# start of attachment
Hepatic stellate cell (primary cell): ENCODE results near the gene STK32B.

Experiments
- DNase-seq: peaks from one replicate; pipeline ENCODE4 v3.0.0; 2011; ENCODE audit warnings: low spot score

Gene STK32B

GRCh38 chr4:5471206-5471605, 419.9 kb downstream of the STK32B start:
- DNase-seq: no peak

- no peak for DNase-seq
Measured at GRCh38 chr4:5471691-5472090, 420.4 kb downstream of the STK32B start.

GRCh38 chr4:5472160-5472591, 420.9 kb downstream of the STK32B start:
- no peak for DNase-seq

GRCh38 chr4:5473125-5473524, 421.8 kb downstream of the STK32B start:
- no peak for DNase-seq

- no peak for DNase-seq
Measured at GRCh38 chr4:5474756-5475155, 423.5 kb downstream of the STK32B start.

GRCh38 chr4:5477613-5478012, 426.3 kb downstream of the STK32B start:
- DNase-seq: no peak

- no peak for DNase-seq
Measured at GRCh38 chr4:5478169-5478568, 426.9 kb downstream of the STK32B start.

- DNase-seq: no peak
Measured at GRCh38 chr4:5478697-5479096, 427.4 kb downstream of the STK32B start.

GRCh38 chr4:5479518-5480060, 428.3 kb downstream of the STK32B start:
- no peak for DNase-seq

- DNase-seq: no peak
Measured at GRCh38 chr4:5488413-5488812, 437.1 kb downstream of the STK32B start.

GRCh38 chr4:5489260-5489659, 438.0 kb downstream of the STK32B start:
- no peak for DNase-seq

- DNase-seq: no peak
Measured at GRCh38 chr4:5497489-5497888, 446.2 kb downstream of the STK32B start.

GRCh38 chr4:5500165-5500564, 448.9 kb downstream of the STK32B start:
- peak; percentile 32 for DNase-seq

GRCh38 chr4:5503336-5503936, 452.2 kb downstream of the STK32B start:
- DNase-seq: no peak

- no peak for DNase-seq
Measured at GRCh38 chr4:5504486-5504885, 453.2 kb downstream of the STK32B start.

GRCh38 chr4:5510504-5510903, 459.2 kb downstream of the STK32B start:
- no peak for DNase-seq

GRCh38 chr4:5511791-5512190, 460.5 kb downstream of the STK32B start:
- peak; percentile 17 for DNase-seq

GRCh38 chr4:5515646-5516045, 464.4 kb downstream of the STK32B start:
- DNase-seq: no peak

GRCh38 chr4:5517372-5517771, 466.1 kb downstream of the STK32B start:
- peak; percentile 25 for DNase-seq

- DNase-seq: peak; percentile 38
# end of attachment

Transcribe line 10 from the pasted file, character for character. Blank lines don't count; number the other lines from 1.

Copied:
- no peak for DNase-seq